CADDYSHACK, where I wrote three and a half pages worth of memorable quotes from the comedy, including “Thank you very little,” “No one likes a tattletale, Danny…. Except of course, me,” “Hey baby, you wanna earn 14 bucks the hard way?,” “You want your fat?” and my personal favorite, “Don’t sell yourself short, judge… you’re a tremendous slouch.” What I couldn’t predict at the time was how superfluous this transcription was… to this day, myself and millions of other dorky men (and a few women) can practically recite the whole of CADDYSHACK verbatim.
The second “Interlude” tried to make up for the oversight of not starting the Motion Picture Log at a younger age. Omitting kiddie fare such as BEDKNOBS & BROOMSTICKS, I retroactively rated as many pre-Log movies I’d seen in a theater as I could remember, bestowing solid 10s on JAWS, NATIONAL LAMPOON’S ANIMAL HOUSE, SUPERMAN: THE MOVIE and ALIEN, while the lowest grades went to WHEN A STRANGER CALLS, SGT. PEPPER’S LONELY HEARTS CLUB BAND and THE SWARM.
It’s also worth noting that a large percentage of the movies in the first volume were seen at the Park City Cinemas, situated in the bottom floor of one of the secondary arms of the local mall where my friends and I hung out every Friday after school. The Park City Theater had two screens, one dedicated to discounted second-runs of mainstream fare, the other showcasing what the marquee out front referred to as “Two Adult Hits.” For those of you born after Jimmy Carter left office, lemme explain. In the days before home video and the internet, most people got their porno fix at actual movie theaters, frequented primarily by businessmen on lunch, unemployed guys with nowhere else to go and taxi drivers trying to impress Presidential campaign volunteers. It was always hilarious to watch the men buy their tickets and hide their faces as they rushed behind the black curtain into the no doubt stickier side of the cinema (they almost never paused for popcorn).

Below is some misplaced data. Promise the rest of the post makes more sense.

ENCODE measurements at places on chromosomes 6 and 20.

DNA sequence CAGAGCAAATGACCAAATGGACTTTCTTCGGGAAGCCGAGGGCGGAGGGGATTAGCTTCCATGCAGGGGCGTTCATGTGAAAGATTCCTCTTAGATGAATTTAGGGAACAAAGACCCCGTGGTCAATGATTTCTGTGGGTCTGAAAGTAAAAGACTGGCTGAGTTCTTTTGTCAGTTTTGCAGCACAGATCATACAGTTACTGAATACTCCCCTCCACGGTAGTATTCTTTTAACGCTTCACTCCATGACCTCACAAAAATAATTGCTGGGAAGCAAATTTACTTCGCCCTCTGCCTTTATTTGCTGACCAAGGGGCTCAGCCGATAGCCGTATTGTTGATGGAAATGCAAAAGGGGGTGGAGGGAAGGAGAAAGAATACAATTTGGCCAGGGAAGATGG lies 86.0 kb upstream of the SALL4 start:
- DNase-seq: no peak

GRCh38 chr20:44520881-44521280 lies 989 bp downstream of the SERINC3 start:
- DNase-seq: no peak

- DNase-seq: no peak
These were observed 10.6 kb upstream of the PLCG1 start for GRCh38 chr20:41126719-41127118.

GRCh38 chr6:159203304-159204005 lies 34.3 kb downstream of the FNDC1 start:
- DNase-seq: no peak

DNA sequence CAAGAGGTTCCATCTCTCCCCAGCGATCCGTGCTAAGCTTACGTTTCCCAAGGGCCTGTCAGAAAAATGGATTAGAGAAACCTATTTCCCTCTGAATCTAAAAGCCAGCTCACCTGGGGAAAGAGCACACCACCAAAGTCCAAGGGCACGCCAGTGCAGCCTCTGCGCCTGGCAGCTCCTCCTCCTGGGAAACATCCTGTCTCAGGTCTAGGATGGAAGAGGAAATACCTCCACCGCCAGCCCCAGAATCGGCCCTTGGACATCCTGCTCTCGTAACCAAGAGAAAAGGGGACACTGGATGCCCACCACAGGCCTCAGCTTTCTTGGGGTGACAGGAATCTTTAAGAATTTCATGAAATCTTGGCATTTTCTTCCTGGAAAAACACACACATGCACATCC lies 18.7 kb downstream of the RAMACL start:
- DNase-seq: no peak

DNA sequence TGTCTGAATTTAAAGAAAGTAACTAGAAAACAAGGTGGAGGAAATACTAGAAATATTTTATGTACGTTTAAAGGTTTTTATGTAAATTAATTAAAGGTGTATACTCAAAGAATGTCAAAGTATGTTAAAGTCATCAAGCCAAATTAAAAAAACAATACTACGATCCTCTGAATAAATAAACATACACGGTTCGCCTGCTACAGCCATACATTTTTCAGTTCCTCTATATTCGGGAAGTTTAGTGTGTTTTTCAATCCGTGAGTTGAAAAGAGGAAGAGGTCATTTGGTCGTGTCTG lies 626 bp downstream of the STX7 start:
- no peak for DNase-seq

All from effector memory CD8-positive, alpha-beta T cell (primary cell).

SUPERMAN II, which got bumped up to six times listed in the Log), but every so often we’d plunk down to view something that our little teenage sensibilities might not have otherwise: ORDINARY PEOPLE, FORT APACHE, THE BRONX and ABSENCE OF MALICE being three examples. Of course, I didn’t like any of those movies (saying about ORDINARY PEOPLE, “Okay – not great, in my opinion.”), but at least I saw them!
Some of my reviews took on a poetic simplicity. In regards to HALLOWEEN (in re-release), I decided “Best victim, but kinda dense: Jamie Lee. Jerk: Donald Pleasance.” I called BRUBAKER “realistic as hell,” and who should know the penal system better than a teenager from rural Pennsylvania? Well, at least I had the cinematic good sense to realize, even back then, that SMOKEY AND THE BANDIT 2 was “not nearly as good as the first one.”
My review of CHARIOTS OF FIRE, over three decades later, evokes a stinging regret, not because I didn’t appreciate the film, but because it reminds me of how rude my friends and I were at the showing. I wrote, “We were pretty much in stitches at some of the performances… there’s really not a lot to say about this; It was good and we were unusually obnoxious. So much so that at the end, a man in front of Chris turned around and stared at him and a woman commented ‘obnoxious kids’ when she left. Heh. Sorry, but oooo, we were soooo funny!!!”
No doubt. Yeesh.
from the forthcoming book, COLLECTOR'S EDITION: Confessions of a Pop Culture Obsessive-Compulsive
by and © Karl Heitmueller Jr.